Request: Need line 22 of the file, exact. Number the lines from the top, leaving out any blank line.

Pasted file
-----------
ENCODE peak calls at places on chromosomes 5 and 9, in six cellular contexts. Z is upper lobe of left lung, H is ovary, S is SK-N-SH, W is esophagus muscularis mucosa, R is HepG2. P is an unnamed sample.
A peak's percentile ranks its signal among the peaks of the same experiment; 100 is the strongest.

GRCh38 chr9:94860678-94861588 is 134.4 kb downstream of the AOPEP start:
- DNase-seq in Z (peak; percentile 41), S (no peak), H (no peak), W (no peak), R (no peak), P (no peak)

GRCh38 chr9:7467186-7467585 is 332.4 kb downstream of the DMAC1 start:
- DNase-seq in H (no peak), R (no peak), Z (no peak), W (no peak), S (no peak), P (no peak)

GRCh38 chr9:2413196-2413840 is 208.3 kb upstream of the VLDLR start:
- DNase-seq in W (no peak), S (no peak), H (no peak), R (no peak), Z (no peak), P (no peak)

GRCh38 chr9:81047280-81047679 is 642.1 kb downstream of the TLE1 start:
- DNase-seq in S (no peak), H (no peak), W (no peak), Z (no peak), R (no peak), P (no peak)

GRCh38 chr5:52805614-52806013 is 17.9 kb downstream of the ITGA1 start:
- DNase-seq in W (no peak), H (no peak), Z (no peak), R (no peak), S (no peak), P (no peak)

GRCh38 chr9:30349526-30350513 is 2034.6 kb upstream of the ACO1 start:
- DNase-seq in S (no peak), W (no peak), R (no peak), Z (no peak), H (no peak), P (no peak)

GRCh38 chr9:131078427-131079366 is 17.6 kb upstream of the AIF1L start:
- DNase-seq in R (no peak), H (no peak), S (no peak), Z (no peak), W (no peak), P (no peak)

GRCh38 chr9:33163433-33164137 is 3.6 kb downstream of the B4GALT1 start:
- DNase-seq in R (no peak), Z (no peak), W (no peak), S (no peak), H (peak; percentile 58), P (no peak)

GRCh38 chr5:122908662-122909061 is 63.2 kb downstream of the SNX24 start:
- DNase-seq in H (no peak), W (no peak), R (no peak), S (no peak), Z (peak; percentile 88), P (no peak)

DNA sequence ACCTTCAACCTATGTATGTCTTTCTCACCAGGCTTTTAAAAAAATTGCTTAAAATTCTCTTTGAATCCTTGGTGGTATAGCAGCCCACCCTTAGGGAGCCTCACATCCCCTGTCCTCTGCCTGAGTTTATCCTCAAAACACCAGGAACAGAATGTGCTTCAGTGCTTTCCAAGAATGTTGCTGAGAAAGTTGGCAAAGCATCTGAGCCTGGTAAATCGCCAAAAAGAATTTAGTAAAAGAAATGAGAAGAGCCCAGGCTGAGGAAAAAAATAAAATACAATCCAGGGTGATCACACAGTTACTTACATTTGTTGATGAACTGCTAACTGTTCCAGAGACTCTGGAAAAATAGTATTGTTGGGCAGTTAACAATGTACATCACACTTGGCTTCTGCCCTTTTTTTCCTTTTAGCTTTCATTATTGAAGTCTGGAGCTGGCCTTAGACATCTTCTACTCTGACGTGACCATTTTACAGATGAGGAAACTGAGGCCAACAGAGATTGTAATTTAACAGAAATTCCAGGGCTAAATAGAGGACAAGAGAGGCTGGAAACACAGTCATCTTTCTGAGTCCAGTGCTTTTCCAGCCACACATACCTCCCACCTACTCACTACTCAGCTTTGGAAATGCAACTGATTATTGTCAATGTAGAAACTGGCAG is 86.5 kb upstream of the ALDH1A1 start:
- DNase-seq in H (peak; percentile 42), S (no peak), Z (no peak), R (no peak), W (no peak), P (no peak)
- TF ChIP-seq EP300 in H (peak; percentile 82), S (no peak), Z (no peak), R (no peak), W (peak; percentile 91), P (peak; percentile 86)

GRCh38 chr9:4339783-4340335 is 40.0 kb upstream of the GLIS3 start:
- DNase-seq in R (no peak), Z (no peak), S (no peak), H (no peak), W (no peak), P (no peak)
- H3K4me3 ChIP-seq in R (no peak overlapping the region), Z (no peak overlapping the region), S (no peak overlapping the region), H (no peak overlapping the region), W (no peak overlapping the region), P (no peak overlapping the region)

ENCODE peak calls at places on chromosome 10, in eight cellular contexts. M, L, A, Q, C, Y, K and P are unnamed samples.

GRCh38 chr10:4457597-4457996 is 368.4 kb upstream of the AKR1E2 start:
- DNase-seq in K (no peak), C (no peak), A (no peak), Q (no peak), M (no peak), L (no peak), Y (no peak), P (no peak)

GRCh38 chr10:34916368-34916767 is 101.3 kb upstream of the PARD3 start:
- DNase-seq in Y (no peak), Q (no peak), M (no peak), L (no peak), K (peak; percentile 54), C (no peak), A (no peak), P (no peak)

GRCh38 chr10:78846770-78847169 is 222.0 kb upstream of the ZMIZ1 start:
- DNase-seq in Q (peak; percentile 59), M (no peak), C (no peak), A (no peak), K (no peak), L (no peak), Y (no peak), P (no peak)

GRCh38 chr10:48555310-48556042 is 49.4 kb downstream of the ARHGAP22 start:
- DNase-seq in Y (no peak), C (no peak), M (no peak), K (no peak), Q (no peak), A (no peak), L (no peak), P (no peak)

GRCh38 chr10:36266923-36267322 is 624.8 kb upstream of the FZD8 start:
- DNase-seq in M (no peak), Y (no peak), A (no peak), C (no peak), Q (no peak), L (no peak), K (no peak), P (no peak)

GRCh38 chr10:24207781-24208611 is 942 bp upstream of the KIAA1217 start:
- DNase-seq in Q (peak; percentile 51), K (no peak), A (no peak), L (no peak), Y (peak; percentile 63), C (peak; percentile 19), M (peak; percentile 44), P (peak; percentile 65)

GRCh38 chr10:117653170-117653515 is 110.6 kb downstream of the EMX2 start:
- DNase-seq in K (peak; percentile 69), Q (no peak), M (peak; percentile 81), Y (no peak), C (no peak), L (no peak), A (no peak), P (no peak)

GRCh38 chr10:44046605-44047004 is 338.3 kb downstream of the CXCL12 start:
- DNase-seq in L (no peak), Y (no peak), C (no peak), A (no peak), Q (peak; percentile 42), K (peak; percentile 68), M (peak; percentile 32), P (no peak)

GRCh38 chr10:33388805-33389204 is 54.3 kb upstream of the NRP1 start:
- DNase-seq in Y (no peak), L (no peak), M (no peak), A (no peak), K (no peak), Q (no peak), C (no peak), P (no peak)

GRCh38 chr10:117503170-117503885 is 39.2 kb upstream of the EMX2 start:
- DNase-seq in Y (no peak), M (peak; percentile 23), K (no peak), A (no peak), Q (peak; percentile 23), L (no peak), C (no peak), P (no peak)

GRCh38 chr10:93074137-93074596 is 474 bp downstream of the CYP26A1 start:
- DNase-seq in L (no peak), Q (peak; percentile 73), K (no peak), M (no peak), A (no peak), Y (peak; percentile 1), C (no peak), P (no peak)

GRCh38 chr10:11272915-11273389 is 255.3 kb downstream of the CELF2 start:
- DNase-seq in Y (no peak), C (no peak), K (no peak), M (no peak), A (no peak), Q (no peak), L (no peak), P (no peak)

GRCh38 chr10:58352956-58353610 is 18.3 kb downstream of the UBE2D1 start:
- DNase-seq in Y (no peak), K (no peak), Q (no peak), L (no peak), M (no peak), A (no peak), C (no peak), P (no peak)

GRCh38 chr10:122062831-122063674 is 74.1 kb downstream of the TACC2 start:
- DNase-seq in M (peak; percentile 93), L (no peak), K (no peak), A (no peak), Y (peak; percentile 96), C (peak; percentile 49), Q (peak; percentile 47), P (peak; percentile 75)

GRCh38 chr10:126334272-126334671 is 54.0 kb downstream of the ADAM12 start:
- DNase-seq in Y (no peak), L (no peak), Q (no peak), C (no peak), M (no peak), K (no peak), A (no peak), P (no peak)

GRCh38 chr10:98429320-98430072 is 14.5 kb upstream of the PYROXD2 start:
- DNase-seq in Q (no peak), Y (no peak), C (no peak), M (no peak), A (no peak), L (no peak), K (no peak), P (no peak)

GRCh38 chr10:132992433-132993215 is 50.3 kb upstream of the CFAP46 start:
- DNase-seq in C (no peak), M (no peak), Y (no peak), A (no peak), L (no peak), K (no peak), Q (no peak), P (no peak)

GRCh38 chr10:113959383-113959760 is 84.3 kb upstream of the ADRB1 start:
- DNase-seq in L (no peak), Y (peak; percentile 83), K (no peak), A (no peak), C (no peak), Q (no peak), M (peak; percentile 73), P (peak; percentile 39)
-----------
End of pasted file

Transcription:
- DNase-seq in H (peak; percentile 42), S (no peak), Z (no peak), R (no peak), W (no peak), P (no peak)